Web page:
Today’s guest post comes courtesy of Used Book Search.net and originally featured as an article on their site earlier this year. Who better to tell you about the best horror books of all time, than a blogger who spends much of their time reading and reviewing books? 🙂
Used Book Search is a free, simple to use book price comparison tool. They also have a team of book lovers writing book recommendations and reviews. If you’d like to find out more, check out the link to their site, or stalk them in the following locations:
Google Plus: https://plus.google.com/108474677192291298961
The Best Horror Books of All Time…?
Most people like a good scare. Stories that get the adrenaline flowing have captivated us throughout much of recorded history, as dark and sinister legends are perhaps older than the written word. While many horror films rely on the element of surprise, with monsters jumping out from the shadows, books often offer a slower burn, one that’s oftentimes more terrifying. So if you like the thrill of wondering what’s lurking behind the shadows or making sounds in the night, we’ve got you covered with five of the best horror books of all time.
Now, we’ve already covered the Best Stephen King books so that eliminates those from contention here. Certainly, The Shining and Misery (among others) would have been considered, as King is the modern master of the genre. And Dracula is so notable that it was featured in our Best Classic Literature list. But that still leaves us with five of the most truly terrifying and mesmerizing horrors books ever put to print.
What horror books should you read if you haven’t done so already?
Frankenstein by Mary Shelley
One of the more frightening aspects of Mary Shelley’s classic mad science tale, Frankenstein, is that she got the idea from a dream and penned it at the tender age of 19. Cinematic adaptations have morphed the Frankenstein monster into the green, bolt-necked icon that’s deeply ingrained within our cultural consciousness today, so it’s easy to forget that Shelley’s classic focuses more on Dr. Frankenstein himself and his mad wonder at having created life only to be horrified with the monster he has unleashed upon the people close to him and the world at large.
The Exorcist by William Peter Blatty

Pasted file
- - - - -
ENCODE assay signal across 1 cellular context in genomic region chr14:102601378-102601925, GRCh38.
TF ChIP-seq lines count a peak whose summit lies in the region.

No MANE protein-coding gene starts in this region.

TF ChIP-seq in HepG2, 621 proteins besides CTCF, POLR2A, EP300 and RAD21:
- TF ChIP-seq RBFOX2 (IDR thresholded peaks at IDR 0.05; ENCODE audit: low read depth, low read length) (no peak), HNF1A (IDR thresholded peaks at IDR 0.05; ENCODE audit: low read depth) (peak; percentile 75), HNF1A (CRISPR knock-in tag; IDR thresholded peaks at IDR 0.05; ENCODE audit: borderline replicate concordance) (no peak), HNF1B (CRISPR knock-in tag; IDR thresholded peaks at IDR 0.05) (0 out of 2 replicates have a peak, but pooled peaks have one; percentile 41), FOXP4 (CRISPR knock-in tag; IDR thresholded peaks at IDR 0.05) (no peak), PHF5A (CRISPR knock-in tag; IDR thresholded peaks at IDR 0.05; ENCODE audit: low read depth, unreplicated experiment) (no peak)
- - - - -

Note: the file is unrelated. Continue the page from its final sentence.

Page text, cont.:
One of the most frightening horror films of all time was based on one of the most terrifying and suspenseful novels. Just as a Jesuit priest is having a crisis of faith, he’s called upon to tend to a girl who has been afflicted by some powerful diabolical force. The priest initially only wants to treat her as psychiatrist, but soon the disturbing physical transformation leads him to believe she is in fact possessed by a demon. When a more qualified exorcist dies of a heart ailment while attempting to perform the rites, the protagonist priest is left to do battle with a demonic force that beyond his comprehension.
The Call of Cthulhu and Other Weird Stories by H.P. Lovecraft
It’s difficult to even imagine where the horror landscape would be today without 20th century scary story pioneer H. P. Lovecraft. This anthology of some of his best and most unnerving short stories continues to influence the genre to this day. The titular story introduces the reader to the frighteningly enormous tentacle-faced beast of Cthulhu who slumbers at the bottom of the ocean for all time, destined only to emerge once the Earth reaches an apocalyptic age. However, a cult works feverishly to hasten his inevitable awakening. And that’s only one of the many spine-tinglers in this marvelous collection.
Let the Right One In by John Ajvide Lindqvist
This Swedish vampire novel is both full of a mix of suspense and chills, and it also tugs at the heartstrings more than most horror stories are inclined to do. When the often bullied 12-year old Oskar befriends a strange neighbor girl, he doesn’t know how dangerous she is. Turns out the girl is a vampire, one who is eternally preserved in childlike form and whose adult guardian undertakes the grisly business of killing community members in order to harvest their blood so she can eat. Oskar’s bond with Eli grows, as does their co-dependence, which is both sweet and intensely ominous in its implications.
House of Leaves by Mark Danielewski
Much like the domicile in its title, House of Leaves is both agoraphobic and claustrophobic due to its bizarre and unsettling structure. Formatted with footnotes, shreds of documents, and strangely-shaped paragraphs and sentences that sometimes include only a few words on a page, this book details the supernatural dimensions of a room in a house that seem to go on infinitely into darkness. As the house’s occupants eventually explore the vast labyrinth of paranormal space, the sanity of all involved begins to unravel in this chilling and mesmerizing work of fiction.